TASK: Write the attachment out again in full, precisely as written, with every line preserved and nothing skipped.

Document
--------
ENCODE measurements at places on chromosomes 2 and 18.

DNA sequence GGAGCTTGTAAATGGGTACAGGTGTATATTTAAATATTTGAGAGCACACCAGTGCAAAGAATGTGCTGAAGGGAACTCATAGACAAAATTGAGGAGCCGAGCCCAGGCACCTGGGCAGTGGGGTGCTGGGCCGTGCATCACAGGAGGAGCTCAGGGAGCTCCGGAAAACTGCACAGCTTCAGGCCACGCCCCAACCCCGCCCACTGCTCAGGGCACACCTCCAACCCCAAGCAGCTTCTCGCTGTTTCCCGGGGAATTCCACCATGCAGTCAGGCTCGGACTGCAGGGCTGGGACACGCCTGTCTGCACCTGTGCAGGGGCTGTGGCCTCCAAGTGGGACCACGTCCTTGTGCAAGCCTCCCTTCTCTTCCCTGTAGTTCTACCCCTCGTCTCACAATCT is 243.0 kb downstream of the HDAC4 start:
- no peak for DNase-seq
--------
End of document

ENCODE measurements at places on chromosomes 2 and 18.

DNA sequence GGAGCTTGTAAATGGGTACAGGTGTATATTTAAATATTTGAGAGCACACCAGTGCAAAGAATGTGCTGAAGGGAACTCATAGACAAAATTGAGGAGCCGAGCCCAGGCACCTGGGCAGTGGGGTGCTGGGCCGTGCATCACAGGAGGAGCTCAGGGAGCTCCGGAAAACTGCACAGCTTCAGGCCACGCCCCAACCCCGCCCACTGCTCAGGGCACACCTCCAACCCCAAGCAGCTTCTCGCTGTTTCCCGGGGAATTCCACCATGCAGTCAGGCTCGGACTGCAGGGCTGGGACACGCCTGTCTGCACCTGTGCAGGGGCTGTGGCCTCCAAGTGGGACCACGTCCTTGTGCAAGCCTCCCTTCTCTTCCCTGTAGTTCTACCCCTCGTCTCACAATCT is 243.0 kb downstream of the HDAC4 start:
- no peak for DNase-seq